A well-settled law in Wisconsin will become official if everything goes according to plan. The statute considers trespassers on property and the liability that an owner, lessee or tenant of that property has to that trespasser if he or she becomes injured. According to the law that the state legislature is looking to codify, that liability is practically nonexistent.
In regards to guests and employees, a legal owner or resident of the property will still maintain responsibility for any sort of dangerous property conditions that might cause someone to become injured. The only responsibility that landowners will have to those individuals who are trespassing on their property, if the bill passes, is that the owner cannot commit any willful or reckless conduct that can injure a trespasser. If an act such as this can be proven, the owner or renter may become liable and held so in a court of law.
Bi-partisan support in the state legislature has already pushed the bill quickly into the hands of the governor. Once signed, the law will become codified and courts will begin implementing it.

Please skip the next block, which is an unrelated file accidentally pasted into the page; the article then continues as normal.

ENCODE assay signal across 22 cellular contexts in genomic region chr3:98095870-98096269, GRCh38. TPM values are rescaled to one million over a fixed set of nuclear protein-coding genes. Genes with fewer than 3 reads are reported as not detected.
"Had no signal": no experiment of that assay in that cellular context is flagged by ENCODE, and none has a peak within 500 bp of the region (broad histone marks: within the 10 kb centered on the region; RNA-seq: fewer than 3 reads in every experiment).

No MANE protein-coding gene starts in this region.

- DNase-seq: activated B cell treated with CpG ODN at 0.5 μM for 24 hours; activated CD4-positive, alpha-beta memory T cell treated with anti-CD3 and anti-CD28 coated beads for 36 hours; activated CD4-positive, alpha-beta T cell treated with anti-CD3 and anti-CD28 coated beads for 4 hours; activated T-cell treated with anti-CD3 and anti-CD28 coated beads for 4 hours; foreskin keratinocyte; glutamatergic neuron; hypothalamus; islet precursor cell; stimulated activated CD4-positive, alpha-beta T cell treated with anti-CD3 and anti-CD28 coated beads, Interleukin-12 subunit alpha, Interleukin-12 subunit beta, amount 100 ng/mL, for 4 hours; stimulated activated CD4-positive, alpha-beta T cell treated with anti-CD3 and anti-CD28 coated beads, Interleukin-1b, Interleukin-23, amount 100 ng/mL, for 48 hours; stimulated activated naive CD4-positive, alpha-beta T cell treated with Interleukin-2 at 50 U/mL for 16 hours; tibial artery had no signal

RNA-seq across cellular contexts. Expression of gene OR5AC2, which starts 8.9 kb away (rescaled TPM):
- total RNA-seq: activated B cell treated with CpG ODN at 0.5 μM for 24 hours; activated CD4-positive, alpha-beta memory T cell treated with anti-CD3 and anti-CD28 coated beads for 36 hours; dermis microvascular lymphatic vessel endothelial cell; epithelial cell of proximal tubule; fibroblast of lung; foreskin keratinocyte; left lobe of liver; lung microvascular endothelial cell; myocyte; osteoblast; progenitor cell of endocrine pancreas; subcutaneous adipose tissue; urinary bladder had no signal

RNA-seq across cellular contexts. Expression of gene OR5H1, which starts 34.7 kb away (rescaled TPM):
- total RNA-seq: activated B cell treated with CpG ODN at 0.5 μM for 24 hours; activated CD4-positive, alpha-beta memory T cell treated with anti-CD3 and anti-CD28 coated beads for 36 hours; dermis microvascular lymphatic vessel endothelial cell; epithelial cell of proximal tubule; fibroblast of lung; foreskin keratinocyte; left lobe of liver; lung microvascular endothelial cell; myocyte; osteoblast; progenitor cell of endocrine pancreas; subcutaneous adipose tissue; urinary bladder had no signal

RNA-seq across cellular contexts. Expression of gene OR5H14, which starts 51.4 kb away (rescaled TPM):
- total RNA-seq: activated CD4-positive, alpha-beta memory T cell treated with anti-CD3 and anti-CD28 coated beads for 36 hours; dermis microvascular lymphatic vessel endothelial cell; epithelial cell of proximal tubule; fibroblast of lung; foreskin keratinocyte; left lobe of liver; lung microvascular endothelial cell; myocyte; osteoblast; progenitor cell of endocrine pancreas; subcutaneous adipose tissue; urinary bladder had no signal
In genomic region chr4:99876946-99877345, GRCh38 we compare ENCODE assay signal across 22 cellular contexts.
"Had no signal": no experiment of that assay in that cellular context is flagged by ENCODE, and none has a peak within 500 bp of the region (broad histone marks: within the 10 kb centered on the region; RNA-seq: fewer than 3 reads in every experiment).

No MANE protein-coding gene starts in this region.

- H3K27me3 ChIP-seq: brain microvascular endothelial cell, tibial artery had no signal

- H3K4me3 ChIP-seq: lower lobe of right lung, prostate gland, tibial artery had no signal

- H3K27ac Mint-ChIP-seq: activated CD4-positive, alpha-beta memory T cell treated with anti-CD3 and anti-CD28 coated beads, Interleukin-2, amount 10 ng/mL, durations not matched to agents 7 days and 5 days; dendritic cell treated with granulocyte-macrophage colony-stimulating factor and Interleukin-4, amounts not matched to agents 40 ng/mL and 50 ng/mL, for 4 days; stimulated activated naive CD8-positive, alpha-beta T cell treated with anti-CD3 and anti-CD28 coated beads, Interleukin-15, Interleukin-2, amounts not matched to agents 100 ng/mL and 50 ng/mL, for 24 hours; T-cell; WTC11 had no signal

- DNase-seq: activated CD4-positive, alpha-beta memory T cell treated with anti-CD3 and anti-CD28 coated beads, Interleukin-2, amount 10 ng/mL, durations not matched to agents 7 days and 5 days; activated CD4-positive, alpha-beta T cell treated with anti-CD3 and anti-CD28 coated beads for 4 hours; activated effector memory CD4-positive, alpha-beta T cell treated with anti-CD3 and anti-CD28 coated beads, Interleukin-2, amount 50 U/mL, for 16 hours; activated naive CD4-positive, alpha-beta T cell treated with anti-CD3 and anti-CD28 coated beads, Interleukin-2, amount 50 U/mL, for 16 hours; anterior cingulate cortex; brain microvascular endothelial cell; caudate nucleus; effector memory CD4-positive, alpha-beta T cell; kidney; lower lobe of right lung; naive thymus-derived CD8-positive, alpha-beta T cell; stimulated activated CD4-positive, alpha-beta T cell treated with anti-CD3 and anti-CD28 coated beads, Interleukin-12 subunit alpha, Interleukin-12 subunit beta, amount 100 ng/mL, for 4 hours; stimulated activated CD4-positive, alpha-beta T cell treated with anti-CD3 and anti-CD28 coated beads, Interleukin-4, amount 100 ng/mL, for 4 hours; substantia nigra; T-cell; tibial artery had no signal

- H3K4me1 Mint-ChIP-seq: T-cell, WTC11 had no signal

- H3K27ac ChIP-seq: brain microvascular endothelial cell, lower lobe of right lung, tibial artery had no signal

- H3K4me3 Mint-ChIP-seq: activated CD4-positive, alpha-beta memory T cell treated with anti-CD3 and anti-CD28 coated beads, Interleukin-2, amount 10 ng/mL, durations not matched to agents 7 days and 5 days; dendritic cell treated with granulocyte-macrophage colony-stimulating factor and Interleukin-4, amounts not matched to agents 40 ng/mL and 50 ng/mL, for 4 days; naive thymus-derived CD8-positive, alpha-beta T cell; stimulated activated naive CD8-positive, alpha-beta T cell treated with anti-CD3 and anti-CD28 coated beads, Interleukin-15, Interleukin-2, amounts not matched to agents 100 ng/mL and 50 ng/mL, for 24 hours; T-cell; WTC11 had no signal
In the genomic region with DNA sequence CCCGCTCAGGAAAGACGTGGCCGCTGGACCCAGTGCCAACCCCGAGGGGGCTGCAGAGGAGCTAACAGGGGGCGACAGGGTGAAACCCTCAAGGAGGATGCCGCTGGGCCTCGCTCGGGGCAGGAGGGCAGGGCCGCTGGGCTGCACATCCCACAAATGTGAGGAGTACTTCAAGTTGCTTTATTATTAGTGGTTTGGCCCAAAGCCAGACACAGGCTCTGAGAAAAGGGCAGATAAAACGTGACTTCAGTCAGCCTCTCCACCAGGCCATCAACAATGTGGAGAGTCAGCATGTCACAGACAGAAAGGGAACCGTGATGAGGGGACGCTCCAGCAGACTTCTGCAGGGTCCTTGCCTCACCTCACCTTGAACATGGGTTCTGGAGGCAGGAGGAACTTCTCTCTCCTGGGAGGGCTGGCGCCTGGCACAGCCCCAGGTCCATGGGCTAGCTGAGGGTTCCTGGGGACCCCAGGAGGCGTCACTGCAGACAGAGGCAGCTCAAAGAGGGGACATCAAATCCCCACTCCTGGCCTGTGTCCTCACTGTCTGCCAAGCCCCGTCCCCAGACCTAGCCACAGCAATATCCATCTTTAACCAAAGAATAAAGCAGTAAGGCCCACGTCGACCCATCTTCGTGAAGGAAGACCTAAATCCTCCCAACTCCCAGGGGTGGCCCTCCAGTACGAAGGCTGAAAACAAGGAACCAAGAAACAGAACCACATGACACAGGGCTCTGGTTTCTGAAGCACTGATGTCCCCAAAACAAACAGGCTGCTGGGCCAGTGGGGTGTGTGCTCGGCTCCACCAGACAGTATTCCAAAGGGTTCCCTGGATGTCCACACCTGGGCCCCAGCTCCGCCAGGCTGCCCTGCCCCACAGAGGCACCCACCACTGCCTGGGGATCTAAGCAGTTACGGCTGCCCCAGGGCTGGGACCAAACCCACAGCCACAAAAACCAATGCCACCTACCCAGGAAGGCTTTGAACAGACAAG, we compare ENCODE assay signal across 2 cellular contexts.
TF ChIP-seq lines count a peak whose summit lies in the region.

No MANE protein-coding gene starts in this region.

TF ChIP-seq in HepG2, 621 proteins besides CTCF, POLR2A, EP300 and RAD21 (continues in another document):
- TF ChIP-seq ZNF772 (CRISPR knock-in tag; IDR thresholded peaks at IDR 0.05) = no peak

The bill defines a trespasser as someone who enters the property of another individual without their permission. Some opponents of the bill are worried how it will affect hunting and snowmobiling, two pastimes that are prevalent in the state of Wisconsin. If the governor signs the bill into law, it may force landowners to ensure that their property is defined so that trespassers who injure themselves and attempt to sue cannot say they were unaware of their trespassing, thus negating the credibility of the lawsuit.
The current law only eliminates liability if the trespasser is someone who is committing a crime, such as burglary or vandalism, after trespassing. Those who can prove that they were unaware of their trespassing can still hold owners of the property they were injured on liable.
Source: State Bar of Wisconsin, "Trespasser liability: Wisconsin Legislature votes to codify existing law," Joe Forward, Nov. 16, 2011